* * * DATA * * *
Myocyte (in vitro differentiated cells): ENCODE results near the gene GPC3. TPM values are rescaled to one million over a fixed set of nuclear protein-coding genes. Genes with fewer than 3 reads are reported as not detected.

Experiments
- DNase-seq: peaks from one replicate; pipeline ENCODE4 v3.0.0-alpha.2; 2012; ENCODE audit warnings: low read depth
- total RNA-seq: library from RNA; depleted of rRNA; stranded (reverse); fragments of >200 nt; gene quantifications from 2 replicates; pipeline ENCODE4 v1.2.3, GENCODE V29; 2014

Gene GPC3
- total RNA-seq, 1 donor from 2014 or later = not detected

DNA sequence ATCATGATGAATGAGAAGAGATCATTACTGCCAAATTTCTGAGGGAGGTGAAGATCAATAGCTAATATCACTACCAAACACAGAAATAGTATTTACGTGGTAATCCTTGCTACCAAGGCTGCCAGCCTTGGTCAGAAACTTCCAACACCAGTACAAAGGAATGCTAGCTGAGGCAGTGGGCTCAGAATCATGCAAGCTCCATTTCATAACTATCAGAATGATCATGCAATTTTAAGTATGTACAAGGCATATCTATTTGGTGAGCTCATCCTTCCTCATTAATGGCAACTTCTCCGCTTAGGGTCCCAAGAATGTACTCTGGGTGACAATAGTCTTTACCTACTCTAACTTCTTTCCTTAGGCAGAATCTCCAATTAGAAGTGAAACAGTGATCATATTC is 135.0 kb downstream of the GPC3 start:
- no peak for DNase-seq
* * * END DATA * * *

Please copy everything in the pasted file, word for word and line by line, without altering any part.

Myocyte (in vitro differentiated cells): ENCODE results near the gene GPC3. TPM values are rescaled to one million over a fixed set of nuclear protein-coding genes. Genes with fewer than 3 reads are reported as not detected.

Experiments
- DNase-seq: peaks from one replicate; pipeline ENCODE4 v3.0.0-alpha.2; 2012; ENCODE audit warnings: low read depth
- total RNA-seq: library from RNA; depleted of rRNA; stranded (reverse); fragments of >200 nt; gene quantifications from 2 replicates; pipeline ENCODE4 v1.2.3, GENCODE V29; 2014

Gene GPC3
- total RNA-seq, 1 donor from 2014 or later = not detected

DNA sequence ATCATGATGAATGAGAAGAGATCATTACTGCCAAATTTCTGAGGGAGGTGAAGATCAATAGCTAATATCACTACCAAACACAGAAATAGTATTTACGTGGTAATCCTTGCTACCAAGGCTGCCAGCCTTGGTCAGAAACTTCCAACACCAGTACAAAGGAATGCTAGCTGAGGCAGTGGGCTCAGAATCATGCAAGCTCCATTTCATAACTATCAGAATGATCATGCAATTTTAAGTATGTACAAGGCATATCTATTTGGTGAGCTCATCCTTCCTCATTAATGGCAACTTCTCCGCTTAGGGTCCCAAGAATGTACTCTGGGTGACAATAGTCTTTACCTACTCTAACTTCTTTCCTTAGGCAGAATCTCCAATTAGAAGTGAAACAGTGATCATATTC is 135.0 kb downstream of the GPC3 start:
- no peak for DNase-seq